The house at 155 South Main Street in Suffield was built in 1795 by Joseph Howard, a skilled cabinetmaker and woodworker, for Timothy Phelps. The house is a fine example of the classical detailing of the the Federal style. Capt. Timothy Phelps served in the War of 1812 and was successful in the tannery business.
Ebenezer King built an elaborate Federal-style mansion, with two porticoed doorways, on North Main Street in Suffield in 1795. In 1811, he sold the house to William Gay, the son of Ebenezer Gay and a prominent lawyer and postmaster of Suffield, who ran the post office from his house. The house came to be known as the Gay Mansion and remained the possession of descendants of the Gay family until 1916. The house is now the official residence of the headmaster of Suffield Academy.
The origins of the West Suffield Congregational Church go back to 1743, when Suffield‘s Second Ecclesiastical Society was formed. Its first church building was constructed the following year, on what is now the southwestern corner of the West Suffield Cemetery. A second meeting house was constructed at the intersection of Mountain Road and North Grand Street in 1795, replaced by the current church, built on the same foundation, in 1839-1840. Church parlors were added in 1897 and an educational wing in 1958.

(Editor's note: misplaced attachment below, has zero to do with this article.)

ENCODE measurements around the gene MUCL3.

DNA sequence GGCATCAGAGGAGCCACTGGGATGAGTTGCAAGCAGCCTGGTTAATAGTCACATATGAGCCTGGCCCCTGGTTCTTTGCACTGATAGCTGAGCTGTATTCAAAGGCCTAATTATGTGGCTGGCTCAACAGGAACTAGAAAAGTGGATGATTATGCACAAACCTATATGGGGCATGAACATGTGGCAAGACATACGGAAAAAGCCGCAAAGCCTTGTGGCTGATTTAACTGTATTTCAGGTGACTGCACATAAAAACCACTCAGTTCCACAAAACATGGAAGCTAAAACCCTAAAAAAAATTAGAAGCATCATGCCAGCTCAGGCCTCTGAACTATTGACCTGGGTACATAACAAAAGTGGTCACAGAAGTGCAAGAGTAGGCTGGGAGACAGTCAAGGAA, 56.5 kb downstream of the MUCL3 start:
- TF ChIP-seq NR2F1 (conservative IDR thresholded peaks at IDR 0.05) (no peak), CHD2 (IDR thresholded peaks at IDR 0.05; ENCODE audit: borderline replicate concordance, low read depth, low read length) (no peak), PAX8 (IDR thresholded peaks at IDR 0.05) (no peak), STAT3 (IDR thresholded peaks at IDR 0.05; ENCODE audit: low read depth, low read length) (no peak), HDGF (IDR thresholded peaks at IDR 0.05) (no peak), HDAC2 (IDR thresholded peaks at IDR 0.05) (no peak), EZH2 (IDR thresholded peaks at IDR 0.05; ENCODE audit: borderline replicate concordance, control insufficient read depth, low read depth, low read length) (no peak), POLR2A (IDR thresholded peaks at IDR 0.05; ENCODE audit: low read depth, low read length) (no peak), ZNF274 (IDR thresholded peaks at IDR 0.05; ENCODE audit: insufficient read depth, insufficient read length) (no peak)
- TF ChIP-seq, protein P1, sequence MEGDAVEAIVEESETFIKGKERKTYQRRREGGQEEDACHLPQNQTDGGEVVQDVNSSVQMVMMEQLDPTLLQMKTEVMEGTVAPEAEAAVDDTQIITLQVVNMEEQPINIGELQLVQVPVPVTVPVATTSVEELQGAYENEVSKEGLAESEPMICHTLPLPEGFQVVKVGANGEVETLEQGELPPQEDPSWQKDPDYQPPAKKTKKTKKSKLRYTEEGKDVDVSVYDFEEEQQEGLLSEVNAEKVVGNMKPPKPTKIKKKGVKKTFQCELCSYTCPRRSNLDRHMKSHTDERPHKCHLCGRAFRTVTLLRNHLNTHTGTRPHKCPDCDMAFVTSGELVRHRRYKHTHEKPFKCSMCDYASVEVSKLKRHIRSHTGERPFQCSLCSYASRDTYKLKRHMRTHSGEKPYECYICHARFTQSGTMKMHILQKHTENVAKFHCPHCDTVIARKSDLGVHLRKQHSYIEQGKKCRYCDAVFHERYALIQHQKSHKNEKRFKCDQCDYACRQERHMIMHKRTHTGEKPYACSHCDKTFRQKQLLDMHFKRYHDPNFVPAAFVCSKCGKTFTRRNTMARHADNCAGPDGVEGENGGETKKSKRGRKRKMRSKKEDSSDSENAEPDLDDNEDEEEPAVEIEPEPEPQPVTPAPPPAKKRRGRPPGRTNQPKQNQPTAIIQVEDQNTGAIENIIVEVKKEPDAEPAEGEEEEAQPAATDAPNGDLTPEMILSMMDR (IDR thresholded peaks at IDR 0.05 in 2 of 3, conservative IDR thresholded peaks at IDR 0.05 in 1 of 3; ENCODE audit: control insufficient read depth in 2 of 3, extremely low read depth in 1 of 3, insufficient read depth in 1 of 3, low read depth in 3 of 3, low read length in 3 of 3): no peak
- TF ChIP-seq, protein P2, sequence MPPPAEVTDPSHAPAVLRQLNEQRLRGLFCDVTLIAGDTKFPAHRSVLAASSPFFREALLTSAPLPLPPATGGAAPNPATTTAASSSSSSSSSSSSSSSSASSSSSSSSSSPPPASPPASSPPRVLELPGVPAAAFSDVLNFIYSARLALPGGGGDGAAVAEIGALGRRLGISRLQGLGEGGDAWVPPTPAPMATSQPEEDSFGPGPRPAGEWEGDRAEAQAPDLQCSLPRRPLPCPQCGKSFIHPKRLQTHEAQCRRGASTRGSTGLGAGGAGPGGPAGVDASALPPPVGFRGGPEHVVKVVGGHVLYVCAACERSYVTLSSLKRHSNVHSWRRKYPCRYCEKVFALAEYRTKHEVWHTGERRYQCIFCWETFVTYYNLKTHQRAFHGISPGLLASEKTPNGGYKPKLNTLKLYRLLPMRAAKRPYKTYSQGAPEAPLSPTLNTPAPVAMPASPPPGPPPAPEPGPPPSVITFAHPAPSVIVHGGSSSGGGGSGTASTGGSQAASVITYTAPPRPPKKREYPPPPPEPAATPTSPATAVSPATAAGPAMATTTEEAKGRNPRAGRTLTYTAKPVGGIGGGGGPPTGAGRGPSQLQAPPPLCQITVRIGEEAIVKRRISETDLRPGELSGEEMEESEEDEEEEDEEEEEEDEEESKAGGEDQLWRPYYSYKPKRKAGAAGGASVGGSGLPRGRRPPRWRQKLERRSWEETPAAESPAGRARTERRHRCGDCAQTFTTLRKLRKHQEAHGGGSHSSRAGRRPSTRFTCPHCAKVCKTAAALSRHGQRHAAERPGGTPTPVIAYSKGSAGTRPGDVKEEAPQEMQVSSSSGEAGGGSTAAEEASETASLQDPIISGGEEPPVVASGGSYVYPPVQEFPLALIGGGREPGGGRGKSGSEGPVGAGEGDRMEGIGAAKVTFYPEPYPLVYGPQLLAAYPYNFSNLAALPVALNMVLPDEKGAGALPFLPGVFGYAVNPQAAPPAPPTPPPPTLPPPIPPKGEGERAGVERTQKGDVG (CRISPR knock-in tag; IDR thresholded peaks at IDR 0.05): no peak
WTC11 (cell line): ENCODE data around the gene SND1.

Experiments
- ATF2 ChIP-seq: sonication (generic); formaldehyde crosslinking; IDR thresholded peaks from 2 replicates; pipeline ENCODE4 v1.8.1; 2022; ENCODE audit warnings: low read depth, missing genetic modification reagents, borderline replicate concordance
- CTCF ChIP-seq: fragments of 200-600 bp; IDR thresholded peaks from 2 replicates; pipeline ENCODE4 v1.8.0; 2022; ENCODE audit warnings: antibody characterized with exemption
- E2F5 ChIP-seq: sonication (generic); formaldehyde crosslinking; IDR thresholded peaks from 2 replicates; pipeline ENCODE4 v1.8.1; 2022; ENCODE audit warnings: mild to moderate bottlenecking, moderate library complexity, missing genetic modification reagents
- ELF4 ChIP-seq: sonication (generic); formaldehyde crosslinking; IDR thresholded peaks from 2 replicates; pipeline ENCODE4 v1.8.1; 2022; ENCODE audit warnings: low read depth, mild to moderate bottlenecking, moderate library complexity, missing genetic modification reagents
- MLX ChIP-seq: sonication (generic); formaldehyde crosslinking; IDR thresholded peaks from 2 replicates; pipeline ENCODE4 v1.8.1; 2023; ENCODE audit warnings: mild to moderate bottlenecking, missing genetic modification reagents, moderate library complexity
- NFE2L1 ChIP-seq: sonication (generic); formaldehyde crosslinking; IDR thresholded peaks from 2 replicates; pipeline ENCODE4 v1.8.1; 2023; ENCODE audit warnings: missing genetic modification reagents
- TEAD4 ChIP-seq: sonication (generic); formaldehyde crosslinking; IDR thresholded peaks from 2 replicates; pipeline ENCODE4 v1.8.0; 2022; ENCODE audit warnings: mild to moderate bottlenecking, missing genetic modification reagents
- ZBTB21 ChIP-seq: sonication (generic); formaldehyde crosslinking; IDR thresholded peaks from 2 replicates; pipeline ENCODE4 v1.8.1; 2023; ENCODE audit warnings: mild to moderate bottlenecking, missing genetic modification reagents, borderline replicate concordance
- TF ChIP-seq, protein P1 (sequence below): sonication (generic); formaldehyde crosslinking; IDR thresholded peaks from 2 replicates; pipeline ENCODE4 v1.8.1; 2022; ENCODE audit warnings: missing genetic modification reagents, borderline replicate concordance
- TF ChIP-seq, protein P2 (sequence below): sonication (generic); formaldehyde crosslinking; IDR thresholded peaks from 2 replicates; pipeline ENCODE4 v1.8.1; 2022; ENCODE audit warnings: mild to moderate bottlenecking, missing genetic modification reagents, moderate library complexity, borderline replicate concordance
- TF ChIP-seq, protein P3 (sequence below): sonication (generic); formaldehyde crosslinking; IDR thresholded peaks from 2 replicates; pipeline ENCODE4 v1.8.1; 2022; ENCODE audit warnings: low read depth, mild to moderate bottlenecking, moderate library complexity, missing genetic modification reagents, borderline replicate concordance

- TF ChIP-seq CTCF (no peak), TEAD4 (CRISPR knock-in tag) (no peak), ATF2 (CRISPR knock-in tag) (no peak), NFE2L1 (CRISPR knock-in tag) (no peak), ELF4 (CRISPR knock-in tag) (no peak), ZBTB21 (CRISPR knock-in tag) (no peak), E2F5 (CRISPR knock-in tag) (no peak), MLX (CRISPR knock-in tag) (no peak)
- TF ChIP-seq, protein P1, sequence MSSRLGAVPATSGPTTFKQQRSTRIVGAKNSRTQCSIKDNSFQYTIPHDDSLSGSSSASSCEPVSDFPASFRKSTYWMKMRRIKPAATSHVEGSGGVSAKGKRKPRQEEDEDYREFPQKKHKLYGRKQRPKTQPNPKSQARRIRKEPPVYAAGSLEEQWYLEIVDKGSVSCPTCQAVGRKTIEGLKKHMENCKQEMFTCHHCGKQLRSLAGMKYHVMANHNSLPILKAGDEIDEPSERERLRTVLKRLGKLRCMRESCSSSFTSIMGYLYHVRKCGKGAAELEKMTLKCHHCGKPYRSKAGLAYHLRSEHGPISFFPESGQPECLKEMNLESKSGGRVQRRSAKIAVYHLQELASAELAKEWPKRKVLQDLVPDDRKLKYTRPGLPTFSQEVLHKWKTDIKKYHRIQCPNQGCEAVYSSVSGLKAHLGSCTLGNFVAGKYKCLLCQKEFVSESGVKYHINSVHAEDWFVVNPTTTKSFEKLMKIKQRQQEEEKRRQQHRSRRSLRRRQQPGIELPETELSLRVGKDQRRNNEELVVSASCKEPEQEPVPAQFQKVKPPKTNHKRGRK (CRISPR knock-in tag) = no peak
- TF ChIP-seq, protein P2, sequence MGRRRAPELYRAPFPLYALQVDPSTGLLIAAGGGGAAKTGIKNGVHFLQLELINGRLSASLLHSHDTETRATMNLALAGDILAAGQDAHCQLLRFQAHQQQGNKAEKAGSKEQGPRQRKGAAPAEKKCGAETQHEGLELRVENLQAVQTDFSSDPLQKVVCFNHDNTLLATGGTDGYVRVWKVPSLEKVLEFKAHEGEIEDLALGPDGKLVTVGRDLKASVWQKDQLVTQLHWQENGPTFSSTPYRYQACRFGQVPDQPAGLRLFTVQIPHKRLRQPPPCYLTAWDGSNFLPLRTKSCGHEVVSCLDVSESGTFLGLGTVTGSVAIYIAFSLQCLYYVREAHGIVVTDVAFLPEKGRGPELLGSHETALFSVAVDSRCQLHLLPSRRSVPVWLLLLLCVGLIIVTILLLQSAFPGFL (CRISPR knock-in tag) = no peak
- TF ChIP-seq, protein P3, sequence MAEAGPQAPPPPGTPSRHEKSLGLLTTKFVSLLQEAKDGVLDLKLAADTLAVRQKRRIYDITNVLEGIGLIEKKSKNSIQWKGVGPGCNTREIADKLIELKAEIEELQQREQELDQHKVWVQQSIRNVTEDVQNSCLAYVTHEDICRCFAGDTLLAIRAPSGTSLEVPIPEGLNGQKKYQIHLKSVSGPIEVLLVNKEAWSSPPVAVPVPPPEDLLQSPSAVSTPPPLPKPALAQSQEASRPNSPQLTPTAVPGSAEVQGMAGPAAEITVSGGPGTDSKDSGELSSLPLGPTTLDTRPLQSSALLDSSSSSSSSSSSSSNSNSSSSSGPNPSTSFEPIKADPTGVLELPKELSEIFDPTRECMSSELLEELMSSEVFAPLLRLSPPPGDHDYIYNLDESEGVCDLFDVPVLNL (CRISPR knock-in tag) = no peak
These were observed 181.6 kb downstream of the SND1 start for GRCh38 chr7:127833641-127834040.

Built around 1815, the Harvey Bissell House, on North Main Street in Suffield, is an elaborate example of the Federal style. Harvey Bissell, who married Arabella Leavitt in 1816, originally came from Windsor and became a successful shop keeper in Suffield. In 1846, he is listed as the town’s only retailer of wine and liquor.
Byron Loomis was the son of Neland Loomis, one of the six Loomis brothers who established themselves in Suffield as tobacco merchants (another brother was John Welles Loomis). Byron Loomis, who became one of the wealthiest tobacco barons in Suffield, may have built his Italianate house on South Main Street as early as 1850, or perhaps in the 1860s.